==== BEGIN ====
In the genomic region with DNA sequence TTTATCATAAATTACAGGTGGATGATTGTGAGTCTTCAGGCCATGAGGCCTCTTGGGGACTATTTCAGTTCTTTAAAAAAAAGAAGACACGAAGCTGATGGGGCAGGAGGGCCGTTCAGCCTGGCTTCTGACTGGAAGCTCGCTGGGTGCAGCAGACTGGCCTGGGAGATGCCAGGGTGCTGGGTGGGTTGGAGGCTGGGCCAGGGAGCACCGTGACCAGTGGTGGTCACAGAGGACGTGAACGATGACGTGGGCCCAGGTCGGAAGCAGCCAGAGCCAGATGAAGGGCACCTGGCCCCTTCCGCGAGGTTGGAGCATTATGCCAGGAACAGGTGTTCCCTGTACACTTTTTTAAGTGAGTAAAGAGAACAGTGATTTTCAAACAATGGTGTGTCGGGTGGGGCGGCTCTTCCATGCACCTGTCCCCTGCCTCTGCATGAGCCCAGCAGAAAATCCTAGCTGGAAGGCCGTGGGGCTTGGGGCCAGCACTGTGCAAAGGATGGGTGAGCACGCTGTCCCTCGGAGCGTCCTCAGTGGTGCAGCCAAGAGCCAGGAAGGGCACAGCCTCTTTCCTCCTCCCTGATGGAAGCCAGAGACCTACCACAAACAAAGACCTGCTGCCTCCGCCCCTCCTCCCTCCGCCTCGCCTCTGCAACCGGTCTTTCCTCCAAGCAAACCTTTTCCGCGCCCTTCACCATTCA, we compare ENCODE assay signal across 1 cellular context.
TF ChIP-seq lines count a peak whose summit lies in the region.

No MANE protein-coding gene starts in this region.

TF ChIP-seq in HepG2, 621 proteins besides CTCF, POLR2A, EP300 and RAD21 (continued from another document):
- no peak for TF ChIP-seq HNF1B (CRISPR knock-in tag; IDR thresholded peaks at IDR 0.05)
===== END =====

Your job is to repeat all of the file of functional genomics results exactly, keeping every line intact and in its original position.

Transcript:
In the genomic region with DNA sequence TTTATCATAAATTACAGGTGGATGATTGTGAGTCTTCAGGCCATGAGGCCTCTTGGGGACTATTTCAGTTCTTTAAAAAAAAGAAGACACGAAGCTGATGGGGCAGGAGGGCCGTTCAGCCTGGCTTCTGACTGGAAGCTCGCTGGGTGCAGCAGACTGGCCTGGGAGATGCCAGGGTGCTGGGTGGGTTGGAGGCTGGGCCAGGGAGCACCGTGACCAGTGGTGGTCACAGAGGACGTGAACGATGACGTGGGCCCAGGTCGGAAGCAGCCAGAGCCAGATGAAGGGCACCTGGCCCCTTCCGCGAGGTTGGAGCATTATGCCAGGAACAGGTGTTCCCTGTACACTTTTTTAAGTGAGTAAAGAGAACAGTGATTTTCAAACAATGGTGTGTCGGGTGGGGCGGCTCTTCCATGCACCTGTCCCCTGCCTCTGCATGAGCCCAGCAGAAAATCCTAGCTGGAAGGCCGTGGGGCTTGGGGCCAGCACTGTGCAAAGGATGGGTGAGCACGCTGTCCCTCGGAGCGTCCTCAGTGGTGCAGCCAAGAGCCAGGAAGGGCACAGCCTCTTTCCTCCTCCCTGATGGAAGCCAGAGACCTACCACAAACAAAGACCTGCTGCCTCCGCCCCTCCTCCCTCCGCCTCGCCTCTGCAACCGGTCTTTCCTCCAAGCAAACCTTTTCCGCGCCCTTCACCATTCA, we compare ENCODE assay signal across 1 cellular context.
TF ChIP-seq lines count a peak whose summit lies in the region.

No MANE protein-coding gene starts in this region.

TF ChIP-seq in HepG2, 621 proteins besides CTCF, POLR2A, EP300 and RAD21 (continued from another document):
- no peak for TF ChIP-seq HNF1B (CRISPR knock-in tag; IDR thresholded peaks at IDR 0.05)